I have tried, in this short paper, to highlight the economic and financial problems of African countries during the last few years and to describe the approach generally adopted by the authorities who must deal with them. By the end of the 1970s, many African countries had asked for the Fund’s financial assistance and, because of their urgent need, accepted conditions of which they did not always approve.

Indeed, while the Fund’s assistance is certainly welcome—though its size and quality could be improved—recipient Africans deplore their subjection to socially costly reform of economic policies. We can cite the deflationary measures entailed by devaluations, the nonselective liberalization of producer prices, the tightening of domestic credit, and the readjustment of taxation that typically accompany the Fund’s financial assistance.

Moreover, although it derives from a concern for enhancing efficiency in the use of resources, the idea of putting the economy into private hands, which has been advocated by the Fund, seems to reflect a preconceived notion of economic organization. However dynamic a role is attributed to the private sector and however efficient this sector may be, the solution lies not in adopting straightaway a “market solution” in all African countries, but rather in achieving, in accordance with circumstances, a good combination of private initiative and government action in order to reduce social inequalities and the deficiencies of the market.

To conclude, I believe that the International Monetary Fund should consider the following:

  • In view of the shortage of available external resources for supporting economic adjustment programs necessary for a durable economic recovery, the Fund should rapidly approve a new allocation of SDRs, the main part of which should be reserved for developing countries to finance their balance of payments deficits and particularly to settle their external debts. Such a decision by the Fund, whose major member states are official creditors of deficit developing countries, would allow the international community to move toward a lasting solution to the thorny problem of external debt in the poor countries.

  • The role played by the Fund in the renegotiation of the external debt of some of its members has become so important that creditors systematically require that these countries conclude stand-by agreements with the Fund before starting any discussions. The Fund should seize this opportunity to request that creditors set conditions that would encourage economic recovery in African countries and, more particularly, to insist that they provide new financial facilities to those countries that successfully apply substantial adjustment programs. Such financial support is fundamental to ensuring the smooth functioning of the economy and would allow recipient countries to continue to meet their external obligations.

  • The structural nature of the balance of payments deficits of most African countries requires substantial financial resources over several years. The present limitation on the use of the Fund’s resources is not an answer to the needs and expectations of many, particularly African, member countries. The Fund should review its access policy. A lasting solution would be to enlarge the recurrent resources of this institution through increases in quotas and to reserve a substantial portion of this increase for countries with low quotas to allow them more access to resources needed to adjust their economies.

  • The international monetary system includes elements which need to be adapted to recent developments in the world economy. Since the reform initiated several years ago fell far short of meeting the needs of an important category of member countries, I emphasize that efforts at reform should be resumed and take into account the changes that have occurred since Bretton Woods. Doing so will enable the Fund fully to play the role expected by all its members, particularly in resource mobilization, economic adjustment, and supervision, with the objective of establishing an equitable sharing of the adjustment burden between the rich and the poor countries.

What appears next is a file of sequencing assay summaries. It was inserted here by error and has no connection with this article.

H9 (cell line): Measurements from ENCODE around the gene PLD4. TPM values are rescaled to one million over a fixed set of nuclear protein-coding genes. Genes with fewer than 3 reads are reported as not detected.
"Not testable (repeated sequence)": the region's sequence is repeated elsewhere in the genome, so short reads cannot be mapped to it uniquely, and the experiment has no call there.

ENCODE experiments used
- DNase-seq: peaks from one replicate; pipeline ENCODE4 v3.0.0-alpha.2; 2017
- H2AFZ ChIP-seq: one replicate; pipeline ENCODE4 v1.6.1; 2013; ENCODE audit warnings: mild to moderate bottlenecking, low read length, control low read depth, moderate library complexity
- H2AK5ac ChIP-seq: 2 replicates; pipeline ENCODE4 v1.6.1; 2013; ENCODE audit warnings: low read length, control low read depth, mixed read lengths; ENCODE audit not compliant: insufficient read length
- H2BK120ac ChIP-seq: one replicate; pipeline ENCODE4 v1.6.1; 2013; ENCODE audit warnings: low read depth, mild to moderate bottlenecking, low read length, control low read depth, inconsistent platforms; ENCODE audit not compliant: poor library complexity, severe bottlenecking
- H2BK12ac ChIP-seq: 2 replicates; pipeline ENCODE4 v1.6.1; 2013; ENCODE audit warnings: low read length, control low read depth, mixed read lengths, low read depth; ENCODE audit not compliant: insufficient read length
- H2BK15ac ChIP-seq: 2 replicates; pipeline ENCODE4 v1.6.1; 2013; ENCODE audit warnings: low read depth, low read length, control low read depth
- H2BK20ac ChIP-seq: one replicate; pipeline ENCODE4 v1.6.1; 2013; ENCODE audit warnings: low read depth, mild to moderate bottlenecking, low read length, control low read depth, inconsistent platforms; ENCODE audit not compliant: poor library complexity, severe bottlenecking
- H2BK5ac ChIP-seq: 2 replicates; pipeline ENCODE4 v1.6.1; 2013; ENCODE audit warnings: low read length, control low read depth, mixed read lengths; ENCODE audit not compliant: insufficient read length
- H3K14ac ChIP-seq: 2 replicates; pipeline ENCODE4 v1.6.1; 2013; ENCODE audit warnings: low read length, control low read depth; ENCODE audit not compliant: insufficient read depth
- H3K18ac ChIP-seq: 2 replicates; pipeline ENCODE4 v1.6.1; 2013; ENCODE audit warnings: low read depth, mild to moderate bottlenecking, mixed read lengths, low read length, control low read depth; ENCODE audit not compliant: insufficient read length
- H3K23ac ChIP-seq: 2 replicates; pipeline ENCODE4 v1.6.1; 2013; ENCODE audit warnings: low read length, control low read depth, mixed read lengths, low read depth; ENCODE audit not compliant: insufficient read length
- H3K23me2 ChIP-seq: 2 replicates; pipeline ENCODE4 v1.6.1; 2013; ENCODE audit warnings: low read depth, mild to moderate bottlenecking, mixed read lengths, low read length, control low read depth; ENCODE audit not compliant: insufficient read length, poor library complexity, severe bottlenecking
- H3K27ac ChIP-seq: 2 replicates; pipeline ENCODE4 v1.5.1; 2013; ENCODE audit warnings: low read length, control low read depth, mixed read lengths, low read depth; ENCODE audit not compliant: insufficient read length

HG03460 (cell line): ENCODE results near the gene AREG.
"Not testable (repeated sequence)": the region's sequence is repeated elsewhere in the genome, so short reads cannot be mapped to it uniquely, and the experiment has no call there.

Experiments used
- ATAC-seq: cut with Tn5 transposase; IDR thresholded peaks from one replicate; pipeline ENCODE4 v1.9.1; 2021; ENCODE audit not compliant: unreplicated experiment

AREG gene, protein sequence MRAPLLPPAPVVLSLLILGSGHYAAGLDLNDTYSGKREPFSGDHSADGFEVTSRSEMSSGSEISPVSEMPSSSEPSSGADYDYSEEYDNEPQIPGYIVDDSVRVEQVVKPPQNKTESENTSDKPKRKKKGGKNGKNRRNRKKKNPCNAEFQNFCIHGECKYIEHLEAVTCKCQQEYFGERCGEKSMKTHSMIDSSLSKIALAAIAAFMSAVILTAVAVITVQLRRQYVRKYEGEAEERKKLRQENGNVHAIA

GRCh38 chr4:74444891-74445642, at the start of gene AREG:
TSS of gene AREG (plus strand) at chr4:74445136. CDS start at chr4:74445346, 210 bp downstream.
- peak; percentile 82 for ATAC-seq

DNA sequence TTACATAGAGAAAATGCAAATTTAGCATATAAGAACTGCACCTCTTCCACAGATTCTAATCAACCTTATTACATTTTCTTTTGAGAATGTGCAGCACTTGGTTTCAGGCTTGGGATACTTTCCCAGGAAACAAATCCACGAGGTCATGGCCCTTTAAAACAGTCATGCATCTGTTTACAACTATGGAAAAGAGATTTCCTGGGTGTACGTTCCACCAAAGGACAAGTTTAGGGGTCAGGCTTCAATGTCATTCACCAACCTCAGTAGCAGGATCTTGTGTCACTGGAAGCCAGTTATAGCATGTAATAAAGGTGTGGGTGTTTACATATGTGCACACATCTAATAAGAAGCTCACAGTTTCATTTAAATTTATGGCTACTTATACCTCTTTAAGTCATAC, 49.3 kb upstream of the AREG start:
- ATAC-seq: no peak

Kombo Moyana

Mr. Mawakani’s paper cannot be adequately dealt with without referring to the broader paper prepared by the Director of the Fund’s African Department, Mr. Ouattara. Since Mr. Ouattara set the broad parameters for the operations and actions of the Fund over the past few years, his paper assumes a certain importance as a reference point for our discussions. I should therefore like to consider the two papers together.

In the first place, I don’t think that the two papers differ very much on the definition of the problems which the African countries face. But it is probably important to note, however, the different way the two papers deal with the problems and particularly with the question of productive capacity in Africa. Productive capacity is broadly defined not only as underdevelopment of human and natural resources, but also of a lower level of technology and an absence of the indigenous technological dynamism crucial for insuring productive efficiency over time.

We are all agreed, I think, that adjustment is necessary, but the question remains of adjusting to what. Are we adjusting in a context in which there is little productive capacity that is itself being eroded, or are we adjusting in a context in which that capacity is being created?

It seems to me that many problems facing African countries today are akin to the problems that faced Europe after the war, at the time of the Bretton Woods Agreement. Africa is probably not even at Europe’s 1945 stage of development. We may be decades if not centuries younger in terms of historical development. It is important to note, with reference to Europe after the war, that the Fund was basically put on ice until the productive capacity of Western Europe was built up to a point where adjustment, in the Fund sense, became a sensible concept. It was not really until the 1960s that the Fund went into action there. By that time the European economies were performing in a way that they could have periodic adjustment problems. The Fund type of adjustment in Africa today is probably not a sensible form of adjustment. What is needed is another line of approach. The Fund will become relevant to the extent that it becomes a supporting institution for the type of effort in which the World Bank is the spearhead.